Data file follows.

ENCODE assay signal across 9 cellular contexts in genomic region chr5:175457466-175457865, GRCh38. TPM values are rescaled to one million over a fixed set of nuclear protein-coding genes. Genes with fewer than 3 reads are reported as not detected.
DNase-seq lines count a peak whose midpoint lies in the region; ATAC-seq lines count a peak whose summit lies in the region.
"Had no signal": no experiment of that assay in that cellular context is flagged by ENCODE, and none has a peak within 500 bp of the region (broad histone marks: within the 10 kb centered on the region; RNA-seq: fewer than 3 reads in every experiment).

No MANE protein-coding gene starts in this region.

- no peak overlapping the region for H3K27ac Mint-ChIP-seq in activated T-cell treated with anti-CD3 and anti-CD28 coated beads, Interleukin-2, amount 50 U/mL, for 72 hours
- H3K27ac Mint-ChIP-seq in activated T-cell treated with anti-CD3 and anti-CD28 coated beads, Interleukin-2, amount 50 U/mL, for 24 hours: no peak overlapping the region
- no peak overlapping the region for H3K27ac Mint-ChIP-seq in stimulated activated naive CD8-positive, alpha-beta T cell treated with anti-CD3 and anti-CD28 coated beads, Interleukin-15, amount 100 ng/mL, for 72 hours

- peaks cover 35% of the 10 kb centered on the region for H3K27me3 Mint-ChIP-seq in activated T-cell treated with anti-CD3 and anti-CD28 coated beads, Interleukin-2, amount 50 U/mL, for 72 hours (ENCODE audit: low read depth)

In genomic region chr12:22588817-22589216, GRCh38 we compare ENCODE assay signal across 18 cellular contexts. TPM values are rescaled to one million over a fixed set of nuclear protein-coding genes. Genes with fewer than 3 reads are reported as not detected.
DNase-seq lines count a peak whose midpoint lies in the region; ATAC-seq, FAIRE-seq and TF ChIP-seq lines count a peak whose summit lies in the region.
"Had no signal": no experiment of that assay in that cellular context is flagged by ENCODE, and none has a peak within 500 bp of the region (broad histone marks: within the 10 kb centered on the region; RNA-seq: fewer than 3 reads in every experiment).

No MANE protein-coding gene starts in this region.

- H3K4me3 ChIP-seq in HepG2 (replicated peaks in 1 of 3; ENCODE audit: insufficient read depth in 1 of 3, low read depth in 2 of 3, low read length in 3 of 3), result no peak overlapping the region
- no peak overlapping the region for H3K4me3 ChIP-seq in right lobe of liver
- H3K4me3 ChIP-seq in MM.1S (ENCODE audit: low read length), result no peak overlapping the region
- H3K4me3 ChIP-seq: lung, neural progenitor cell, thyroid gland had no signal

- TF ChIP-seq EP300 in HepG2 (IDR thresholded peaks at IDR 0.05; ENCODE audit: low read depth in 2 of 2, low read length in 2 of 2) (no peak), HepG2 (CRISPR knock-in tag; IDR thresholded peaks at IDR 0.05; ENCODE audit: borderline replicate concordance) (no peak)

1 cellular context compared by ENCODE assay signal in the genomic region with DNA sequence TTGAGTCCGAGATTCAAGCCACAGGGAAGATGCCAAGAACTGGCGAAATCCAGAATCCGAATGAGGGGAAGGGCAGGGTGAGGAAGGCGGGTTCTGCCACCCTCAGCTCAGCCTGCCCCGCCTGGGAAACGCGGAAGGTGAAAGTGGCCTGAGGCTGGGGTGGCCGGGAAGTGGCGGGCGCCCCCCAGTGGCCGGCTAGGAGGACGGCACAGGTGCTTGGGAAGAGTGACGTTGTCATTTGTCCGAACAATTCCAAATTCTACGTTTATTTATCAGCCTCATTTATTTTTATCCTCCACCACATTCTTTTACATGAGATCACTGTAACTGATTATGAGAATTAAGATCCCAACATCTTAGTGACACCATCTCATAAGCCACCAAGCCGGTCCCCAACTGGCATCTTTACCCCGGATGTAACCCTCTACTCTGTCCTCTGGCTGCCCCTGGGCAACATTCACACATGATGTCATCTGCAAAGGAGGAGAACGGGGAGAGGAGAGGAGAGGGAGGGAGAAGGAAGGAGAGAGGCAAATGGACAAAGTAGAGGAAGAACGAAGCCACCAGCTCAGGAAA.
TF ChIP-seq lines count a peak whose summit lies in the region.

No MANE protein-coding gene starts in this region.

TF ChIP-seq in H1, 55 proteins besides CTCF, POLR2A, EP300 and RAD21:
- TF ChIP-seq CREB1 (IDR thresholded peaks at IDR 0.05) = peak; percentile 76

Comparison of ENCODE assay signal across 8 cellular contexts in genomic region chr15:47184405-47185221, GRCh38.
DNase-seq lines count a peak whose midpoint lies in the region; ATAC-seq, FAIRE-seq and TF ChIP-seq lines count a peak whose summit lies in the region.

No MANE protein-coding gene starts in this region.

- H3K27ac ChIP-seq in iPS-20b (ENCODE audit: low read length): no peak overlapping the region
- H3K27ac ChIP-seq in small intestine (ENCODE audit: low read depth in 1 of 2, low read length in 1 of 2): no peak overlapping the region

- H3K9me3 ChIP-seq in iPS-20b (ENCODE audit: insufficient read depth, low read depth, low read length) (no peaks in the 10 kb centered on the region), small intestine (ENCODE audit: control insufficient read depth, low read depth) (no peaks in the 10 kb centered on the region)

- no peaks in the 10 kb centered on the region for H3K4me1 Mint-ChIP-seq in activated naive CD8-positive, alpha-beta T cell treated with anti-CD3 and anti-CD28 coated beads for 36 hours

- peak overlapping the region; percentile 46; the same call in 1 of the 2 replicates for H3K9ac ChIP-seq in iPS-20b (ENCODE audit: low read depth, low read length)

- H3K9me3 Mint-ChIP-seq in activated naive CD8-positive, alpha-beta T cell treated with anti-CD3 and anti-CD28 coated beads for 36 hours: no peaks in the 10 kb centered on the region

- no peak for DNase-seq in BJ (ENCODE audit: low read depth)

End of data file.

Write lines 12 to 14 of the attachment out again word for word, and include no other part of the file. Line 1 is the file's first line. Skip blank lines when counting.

No MANE protein-coding gene starts in this region.

- H3K4me3 ChIP-seq in HepG2 (replicated peaks in 1 of 3; ENCODE audit: insufficient read depth in 1 of 3, low read depth in 2 of 3, low read length in 3 of 3), result no peak overlapping the region
- no peak overlapping the region for H3K4me3 ChIP-seq in right lobe of liver